Archive for November, 2010

Two words: Tim Schafer.

Two more words: Grim Fandango.

I’ll be on the road until next Wednesday.

But come back them for what I consider the most moving moment in games in the past month or so.

Drive on.


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Just a note on this holiday that disabled gamers don’t whine about disabilities.

They adapt.

They become enabled.

And then they play.

Which is a fine way to enjoy Thanksgiving.

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So how to wrap up the series about TV and movie executives knowledge of videogames?

At the Future of Television East conference, the first guest was Matt Blank, Showtime’s longtime CEO. Along with HBO, Showtime features the best dramatic series on television. From Weeds to Dexter, the quality is compelling, moving and addictive.

Surprisingly, one of the first things Blank mentioned upon being questioned was videogames. This would have never happened a few years ago. When I asked Blank about videogames, it was clear that Showtime wasn’t about to make a console game or PC game or any over the counter product. But Blank did fairly enthusiastically highlight some of the Dexter games on the Showtime site and one for the well-reviewed download for the iPad.

Primarily, Blank seemed most enthused about the possibilities for the Xbox 360 and the PlayStation 3 as delivery systems for Showtime content. “I look at the PlayStation 3 almost the way I look at WiFi connected Blu-Ray player,” said Blank. It’s another box that has the potential of sucking you in to become a fan of Nancy Botwin or Dexter Morgan.

But gamers need more than a link or a download or a video snippet on the PlayStation store. If they watch via a game console, they expect some cool additional content. Showtime, and any cable company delivering shows via the PS3 or the 360, should be aware of that.

-Harold Goldberg


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You could tell he gets games. Probably the most outwardly passionate executive at last week’s Future of Television East conference was Alan Seiffert, a senior vice president at SyFy Networks. He was engaged. He sat forward when he spoke. He was animated. He was proud of his company.

Some executives sat on these panels acting smugly or looking as if they would rather be elsewhere. Maybe it was because they had pressing work to do. Maybe it’s because the topics at these panels are too much about trends. And the same trends are covered in other, similar conventions.

But Seiffert was different. He talked about games as if he cared. He talked about games as if he didn’t understand why everyone else wasn’t as passionate as he was when he said, “We’re doing something revolutionary by partnering with Trion Worlds to make an MMO that will run in tandem with our network television show.”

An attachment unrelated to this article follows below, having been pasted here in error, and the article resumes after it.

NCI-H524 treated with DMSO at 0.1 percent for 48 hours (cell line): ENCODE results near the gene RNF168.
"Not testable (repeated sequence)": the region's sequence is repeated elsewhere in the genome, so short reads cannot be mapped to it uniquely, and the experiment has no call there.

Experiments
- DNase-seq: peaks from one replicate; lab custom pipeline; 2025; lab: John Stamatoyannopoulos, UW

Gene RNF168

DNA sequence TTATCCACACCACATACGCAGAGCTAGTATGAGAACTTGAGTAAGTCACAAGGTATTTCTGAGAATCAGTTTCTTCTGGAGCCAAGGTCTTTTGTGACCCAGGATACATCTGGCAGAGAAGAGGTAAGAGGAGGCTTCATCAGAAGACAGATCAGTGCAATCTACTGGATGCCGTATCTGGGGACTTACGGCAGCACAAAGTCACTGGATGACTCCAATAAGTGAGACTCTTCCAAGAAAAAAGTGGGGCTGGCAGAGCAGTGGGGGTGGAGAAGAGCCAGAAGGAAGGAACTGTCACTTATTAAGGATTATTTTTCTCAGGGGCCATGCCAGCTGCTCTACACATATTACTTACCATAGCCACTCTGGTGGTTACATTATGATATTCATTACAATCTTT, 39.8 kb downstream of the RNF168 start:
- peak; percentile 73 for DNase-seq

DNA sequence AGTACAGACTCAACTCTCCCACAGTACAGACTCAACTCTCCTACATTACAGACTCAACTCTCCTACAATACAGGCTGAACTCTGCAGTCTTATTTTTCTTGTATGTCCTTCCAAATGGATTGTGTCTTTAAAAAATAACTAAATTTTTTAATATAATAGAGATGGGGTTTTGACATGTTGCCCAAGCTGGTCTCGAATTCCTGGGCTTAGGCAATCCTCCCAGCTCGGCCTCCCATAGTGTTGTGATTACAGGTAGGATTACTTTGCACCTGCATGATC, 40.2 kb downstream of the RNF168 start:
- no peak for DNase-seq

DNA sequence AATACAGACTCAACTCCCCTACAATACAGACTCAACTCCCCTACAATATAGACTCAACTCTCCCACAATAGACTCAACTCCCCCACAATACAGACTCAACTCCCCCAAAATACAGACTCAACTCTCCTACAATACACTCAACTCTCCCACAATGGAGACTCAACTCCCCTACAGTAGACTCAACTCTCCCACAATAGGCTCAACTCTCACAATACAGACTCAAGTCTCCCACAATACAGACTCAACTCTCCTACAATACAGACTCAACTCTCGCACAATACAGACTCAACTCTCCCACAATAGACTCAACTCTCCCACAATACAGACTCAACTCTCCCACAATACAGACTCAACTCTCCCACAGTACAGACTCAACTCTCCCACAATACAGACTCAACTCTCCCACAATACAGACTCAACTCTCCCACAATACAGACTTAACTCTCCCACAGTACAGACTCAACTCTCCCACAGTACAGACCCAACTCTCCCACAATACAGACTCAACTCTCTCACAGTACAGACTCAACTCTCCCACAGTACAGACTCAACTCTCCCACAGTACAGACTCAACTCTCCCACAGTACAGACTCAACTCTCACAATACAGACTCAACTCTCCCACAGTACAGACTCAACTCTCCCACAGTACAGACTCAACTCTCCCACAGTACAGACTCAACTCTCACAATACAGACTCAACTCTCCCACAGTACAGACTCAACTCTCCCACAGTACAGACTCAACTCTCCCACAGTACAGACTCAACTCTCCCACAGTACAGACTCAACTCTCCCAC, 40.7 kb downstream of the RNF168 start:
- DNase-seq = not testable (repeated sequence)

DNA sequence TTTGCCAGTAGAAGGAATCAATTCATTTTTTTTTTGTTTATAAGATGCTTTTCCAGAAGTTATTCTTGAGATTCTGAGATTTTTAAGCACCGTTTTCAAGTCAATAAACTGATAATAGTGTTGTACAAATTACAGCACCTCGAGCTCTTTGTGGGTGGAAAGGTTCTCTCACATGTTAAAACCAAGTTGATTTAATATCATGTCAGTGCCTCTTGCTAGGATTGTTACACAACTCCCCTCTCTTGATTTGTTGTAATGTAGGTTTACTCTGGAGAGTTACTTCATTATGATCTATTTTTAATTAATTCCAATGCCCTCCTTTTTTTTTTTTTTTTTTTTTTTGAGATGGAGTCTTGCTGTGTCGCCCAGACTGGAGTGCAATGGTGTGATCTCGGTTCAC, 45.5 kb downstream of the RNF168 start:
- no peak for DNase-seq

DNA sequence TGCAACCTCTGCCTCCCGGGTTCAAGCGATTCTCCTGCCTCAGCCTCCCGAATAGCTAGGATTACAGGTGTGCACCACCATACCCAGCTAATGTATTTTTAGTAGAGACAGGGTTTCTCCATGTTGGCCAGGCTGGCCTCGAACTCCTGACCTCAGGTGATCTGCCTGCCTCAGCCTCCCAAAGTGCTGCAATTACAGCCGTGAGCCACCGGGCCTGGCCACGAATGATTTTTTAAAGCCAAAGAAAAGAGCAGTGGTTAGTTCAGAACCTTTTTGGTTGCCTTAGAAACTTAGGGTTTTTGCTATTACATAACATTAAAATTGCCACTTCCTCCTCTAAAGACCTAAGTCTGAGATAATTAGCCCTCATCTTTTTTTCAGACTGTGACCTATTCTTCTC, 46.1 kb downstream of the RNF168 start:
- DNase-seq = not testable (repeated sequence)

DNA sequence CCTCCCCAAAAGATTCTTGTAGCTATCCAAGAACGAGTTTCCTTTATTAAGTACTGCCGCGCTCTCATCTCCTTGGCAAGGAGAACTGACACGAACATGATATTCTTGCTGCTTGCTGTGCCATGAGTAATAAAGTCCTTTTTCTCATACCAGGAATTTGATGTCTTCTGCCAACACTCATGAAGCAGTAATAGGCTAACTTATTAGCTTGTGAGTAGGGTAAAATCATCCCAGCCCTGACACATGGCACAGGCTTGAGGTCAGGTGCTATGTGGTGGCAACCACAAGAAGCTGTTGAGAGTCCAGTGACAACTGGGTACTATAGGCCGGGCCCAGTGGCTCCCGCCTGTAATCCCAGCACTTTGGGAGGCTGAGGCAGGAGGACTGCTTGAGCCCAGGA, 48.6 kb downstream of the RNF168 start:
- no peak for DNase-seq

The party line is that it’s not just an MMO based on a TV series. According to Trion CEO Lars Buttler, the TV show and the MMO depend on each other to move forward. In other words, they will co-evolve. It’s not the first time something like this has been attempted. Star Wars: The Clone Wars, for instance, has a sister MMO that’s updated with new content, pretty much as each show premieres.

But Trion is hot right now as company. Rift: Planes of Telara, its upcoming MMO, has generated much salubrious buzz. And if the TV group and the game group can truly work together – a ginormous if – who knows what kind of music – and videogame history – they can make together?

So that’s why Seiffert was stoked. SyFy could change the nature of games as far as transmedia goes. And even if it doesn’t change everything, small steps forward are important, too.

You have to wish the other executives – all obviously smart people – had the same enthusiasm about games. If only love for games was a virus. The other could have caught the bug from Seiffert.

-Harold Goldberg


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At the Future of Television East conference last week, Microsoft’s Frank O’Connor sat on a panel that focused on the grail of transmedia. Halo’s franchise development director is a shortish, stocky guy who looks like a feisty boxer. And he’s proud bordering on arrogant about the lauded series of games that sold so many Xboxes.  “We want to have Halo on any screen we have access to,” said O’Connor. That would be the height of ubiquity indeed.

After the panel, a high level network executive came up up to O’Connor and said, “We want to do something with Halo.”

O’Connor shot back, “Bring piles of money.”

The executive, taken aback, responded, “For Halo, we will.”

Moments later, I spoke with O’Connor in a lounge area, fashioned for the event by conference producers outside NYU’s new Stern school of business auditorium.

The first thing O’Connor said was, “There will be a Halo movie.”

Still? After all these years, after the end of Peter Jackson as the director and Denzel Washington as the star, you’re still talking about it?